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Thomas Wood

History, University of Birmingham

Thesis title:

Serpents and Dragons in Early Modern German Religious Culture

My thesis explores the significance of the serpent as a cultural phenomenon in the changing religious landscape of sixteenth and seventeenth century Germany. Serpents and dragons (terms used interchangeably by contemporaries) are universal symbols, found in legends that permeate cultural mythologies across the globe and possess a wealth of allegorical power. My research is concerned with the many different manifestations of these potent symbols within a period of great religious upheaval where they are deployed in the fierce rhetoric of confessional rivalry. Of particular interest to this study is the appropriation of dragon-slaying narratives like that of St. George by Protestant reformers which reveals much of how they imagined their proto-nationalistic religious identity and how they understood the world they lived in.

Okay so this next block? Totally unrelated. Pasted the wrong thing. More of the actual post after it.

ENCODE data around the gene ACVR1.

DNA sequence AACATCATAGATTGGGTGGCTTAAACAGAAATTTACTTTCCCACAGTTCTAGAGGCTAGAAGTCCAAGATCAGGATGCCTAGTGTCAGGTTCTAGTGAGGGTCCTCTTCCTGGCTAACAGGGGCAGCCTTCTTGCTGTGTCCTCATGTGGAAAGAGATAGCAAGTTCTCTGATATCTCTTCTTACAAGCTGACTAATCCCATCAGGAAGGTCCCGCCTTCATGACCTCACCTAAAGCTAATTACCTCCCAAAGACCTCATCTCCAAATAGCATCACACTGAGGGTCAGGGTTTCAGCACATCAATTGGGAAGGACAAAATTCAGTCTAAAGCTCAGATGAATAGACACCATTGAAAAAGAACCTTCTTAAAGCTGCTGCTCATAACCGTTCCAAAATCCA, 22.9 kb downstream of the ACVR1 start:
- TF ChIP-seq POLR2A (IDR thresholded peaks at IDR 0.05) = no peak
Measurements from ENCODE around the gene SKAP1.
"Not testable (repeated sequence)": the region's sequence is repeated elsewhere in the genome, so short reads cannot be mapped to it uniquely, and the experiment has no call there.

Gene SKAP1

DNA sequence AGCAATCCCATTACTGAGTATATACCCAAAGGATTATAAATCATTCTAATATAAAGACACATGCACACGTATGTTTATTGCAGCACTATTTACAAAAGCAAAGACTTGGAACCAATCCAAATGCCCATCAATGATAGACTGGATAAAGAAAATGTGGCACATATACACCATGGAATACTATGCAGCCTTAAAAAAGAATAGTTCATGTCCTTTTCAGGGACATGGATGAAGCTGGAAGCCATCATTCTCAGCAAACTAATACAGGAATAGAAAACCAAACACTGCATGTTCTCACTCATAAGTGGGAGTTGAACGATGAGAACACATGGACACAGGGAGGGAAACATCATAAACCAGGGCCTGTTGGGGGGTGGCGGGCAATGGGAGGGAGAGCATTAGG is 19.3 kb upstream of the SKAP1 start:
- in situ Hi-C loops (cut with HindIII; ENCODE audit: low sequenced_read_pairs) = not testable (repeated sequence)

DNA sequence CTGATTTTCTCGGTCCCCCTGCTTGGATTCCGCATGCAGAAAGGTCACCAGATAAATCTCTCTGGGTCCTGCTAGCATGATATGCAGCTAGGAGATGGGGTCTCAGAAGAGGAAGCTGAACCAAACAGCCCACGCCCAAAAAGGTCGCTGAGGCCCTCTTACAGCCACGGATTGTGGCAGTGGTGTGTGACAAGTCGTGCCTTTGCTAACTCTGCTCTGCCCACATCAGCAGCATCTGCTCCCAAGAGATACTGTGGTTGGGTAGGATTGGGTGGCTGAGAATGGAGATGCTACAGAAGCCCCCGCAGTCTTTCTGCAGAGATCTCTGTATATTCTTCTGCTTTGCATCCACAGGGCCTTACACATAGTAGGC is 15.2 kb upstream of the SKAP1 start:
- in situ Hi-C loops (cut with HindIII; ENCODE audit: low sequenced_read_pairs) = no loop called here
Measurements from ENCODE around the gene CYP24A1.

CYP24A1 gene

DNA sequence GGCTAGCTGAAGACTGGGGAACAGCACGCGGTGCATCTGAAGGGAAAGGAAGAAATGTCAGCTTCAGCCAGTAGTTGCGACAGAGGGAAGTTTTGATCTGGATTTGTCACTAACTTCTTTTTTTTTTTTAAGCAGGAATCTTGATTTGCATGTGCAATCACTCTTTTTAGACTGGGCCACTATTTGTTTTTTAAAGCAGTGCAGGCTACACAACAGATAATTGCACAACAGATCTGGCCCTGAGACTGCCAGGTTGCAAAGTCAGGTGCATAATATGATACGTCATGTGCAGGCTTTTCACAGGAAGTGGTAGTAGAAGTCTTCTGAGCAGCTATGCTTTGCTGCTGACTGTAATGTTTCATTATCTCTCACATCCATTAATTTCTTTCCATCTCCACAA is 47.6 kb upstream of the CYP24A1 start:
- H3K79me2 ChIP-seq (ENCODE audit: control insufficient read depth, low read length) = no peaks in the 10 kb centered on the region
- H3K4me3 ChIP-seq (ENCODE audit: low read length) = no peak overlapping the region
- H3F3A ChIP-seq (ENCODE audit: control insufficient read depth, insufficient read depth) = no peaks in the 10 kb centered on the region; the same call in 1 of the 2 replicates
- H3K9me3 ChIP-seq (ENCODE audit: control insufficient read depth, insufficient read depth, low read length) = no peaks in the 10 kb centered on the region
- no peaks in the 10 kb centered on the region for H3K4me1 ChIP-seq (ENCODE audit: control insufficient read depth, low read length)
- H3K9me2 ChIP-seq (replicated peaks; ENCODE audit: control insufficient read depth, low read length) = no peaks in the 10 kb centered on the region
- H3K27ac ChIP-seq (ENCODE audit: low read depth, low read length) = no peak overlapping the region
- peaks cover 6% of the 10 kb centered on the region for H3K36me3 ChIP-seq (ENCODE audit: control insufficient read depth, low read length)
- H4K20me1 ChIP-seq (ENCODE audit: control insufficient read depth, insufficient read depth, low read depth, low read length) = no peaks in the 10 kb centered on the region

Research Area

  • History


  • 'Papal dragons in sixteenth century Protestant iconography' - The fifteenth annual workshop on early modern German history at the German Historical Institute (7 May 2021)
  • 'Triumph of the new faith over the old': The pope and dragon slaying in Protestant iconography. - The Reformation Studies Colloquium (8th-10th September 2021)
  • Forging religious identity in Protestant art - Created Identities Conference (5th September 2020)

Public Engagement & Impact

Other Research Interests

  • The family and reign of Pope Alexander VI
  • The Borgia Legend in Britain
  • Late medieval and early modern military history 
  • Politics and culture in Renaissance Italy 
  • Religious art and iconography in the sixteenth and seventeenth centuries 


Graduate Centre for Europe (Steering Committe Member 2020-21)

Graduate Centre for Europe (Co-Chair 2021-22)

Regional Editor (Birmingham) Midlands Historical Review 

German History Society 

The Historical Association